Vendors sell out at Arima’s first farmers’ market

 - Ayanna Kinsale
- Ayanna Kinsale

Scores of people turned up at Arima’s first farmers’ market opposite the Larry Gomes Stadium, Malabar on Sunday morning.

The market was expected to be open from 6am until noon, but Newsday was told that by 8.30am, over 75 per cent of the vendors were sold out and organising to leave.

By 10.52 am there were four vendors left and people were still trickling in but left empty-handed and disappointed.

Plants were also a hot seller. - Ayanna Kinsale

One vendor Khadine Bowen, founder of Masuri Creations and Farmland—producing natural soaps, beauty and dairy products–said the turnout was unexpected. “This is an excellent idea for people who have small businesses, not only for products but for people who have craft like me.

“I was happy to see hand-washing stations and hand-sanitising stations and people were using them. There was no large congregating in one area and people were kept apart.”

Another vendor said some sold out in less than two hours and left. She said, “Farmers didn’t expect this large turnout and it seems people appreciated the initiative.”

GOOD STUFF: Eartha Thompson weighs a piece of pumpkin for her customers at the Arima farmers' market set up at the Larry Gomes Stadium in Malabar, Arima on Sunday. - Ayanna Kinsale

A slight drizzle was the only thing that temporarily affected the activities. Still, many other vendors were seen leaving with only a few unsold goods.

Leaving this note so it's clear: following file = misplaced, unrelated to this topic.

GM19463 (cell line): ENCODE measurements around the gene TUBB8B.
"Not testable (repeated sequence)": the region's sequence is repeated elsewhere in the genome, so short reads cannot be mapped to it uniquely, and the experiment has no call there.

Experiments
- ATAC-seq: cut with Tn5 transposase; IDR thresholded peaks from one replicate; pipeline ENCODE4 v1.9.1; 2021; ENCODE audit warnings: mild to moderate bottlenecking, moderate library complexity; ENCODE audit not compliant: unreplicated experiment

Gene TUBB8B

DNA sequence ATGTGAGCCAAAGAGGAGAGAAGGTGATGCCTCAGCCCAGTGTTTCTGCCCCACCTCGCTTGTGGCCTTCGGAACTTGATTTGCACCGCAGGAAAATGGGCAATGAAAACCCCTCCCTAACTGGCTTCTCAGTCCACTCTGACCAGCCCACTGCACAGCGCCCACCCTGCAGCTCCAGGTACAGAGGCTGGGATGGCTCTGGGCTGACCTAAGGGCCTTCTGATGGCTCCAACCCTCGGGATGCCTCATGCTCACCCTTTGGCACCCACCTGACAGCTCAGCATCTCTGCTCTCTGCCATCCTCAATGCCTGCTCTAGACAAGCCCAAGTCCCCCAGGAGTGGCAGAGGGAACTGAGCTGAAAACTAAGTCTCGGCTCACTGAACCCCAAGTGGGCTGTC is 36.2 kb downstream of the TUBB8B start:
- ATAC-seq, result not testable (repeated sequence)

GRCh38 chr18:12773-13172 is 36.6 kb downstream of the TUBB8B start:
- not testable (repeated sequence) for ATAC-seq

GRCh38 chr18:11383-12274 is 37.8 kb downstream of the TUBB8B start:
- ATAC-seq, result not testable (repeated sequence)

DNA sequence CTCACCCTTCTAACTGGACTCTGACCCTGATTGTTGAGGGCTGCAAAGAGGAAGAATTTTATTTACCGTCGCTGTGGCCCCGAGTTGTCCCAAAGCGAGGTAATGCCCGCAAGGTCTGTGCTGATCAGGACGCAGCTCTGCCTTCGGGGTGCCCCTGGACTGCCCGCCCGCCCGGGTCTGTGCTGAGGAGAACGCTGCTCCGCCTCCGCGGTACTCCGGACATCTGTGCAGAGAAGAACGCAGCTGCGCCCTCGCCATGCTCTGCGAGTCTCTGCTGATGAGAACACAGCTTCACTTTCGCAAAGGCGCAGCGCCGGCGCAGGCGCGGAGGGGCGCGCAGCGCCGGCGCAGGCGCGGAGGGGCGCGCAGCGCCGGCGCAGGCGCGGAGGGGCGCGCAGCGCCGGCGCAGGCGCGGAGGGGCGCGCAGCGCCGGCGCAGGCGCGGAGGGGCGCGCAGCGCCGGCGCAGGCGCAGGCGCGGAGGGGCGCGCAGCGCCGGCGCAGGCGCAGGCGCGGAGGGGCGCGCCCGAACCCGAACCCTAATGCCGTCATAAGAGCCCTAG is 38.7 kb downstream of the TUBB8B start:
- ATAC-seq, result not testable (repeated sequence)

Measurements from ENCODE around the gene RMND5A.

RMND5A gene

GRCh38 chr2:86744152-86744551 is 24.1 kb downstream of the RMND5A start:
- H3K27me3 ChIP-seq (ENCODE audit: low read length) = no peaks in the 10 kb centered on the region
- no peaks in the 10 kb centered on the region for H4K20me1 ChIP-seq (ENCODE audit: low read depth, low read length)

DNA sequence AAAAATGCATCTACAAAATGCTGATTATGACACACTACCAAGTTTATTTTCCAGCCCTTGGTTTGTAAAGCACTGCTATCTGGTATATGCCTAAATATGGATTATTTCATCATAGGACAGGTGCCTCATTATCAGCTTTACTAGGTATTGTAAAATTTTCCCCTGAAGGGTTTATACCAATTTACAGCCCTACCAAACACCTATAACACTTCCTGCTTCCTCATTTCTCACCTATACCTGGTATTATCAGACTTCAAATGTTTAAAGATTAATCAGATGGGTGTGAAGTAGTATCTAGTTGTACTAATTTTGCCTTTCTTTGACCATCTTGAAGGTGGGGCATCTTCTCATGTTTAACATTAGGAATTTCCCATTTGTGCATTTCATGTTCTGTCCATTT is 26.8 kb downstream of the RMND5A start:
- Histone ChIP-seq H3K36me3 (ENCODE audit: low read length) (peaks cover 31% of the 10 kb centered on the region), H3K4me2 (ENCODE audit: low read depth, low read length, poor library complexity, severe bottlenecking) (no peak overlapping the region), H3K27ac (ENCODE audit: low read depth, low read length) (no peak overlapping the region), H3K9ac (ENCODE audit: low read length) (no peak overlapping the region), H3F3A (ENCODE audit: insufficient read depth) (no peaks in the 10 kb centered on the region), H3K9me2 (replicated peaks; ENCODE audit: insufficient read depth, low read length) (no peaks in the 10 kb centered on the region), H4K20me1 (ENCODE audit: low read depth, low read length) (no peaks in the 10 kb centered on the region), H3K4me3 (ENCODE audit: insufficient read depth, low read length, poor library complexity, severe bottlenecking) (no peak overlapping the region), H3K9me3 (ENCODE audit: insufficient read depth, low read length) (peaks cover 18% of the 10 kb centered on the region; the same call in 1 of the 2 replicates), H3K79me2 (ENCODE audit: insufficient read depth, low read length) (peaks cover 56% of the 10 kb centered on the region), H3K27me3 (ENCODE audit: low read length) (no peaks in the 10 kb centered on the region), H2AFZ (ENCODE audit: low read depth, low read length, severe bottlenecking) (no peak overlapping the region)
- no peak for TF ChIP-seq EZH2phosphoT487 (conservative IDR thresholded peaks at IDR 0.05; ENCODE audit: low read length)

Jeremy Ramroop, field officer at the National Agricultural Marketing and Development Corporation, told Newsday 50 vendors were registered to participate.

“At least over 1,000 people passed in and out of here today. This is the first time most of the centers have been a part of something like this. We have spoken to them and asked them to come with a larger supply to extend the time of the market. This week they didn’t bring a large quantity because they didn’t know what consumer flow to expect.

“We made sure vendors didn’t come selling the same thing. There was a mixture of plants, poultry, food, dairy products and local crafts.”

Krystal Amoroso adjusts a face mask she made, on Khadine Bowen at the Arima farmers' market on Sunday. - Ayanna Kinsale

Of the 50 vendors, 60 per cent of what was sold included fresh produce and the rest was other crafts. “This is to create a balance. We won’t bring in three people selling watermelon. We had farmers from all over particularly in areas where the product is in abundance.

“My expectation was high and the number of people that came didn’t surprise me because I have been in this for a long time, and I know Arima has a big population. People shopped in comfort and followed the physical distancing measures in place, so we had no problem with that.”

Ramroop said there is a list from which vendors will be rotated to ensure everyone has an opportunity to sell.

“We will look at what’s missing and we bring them in so there will always be a balance for the customers.”


"Vendors sell out at Arima’s first farmers’ market"

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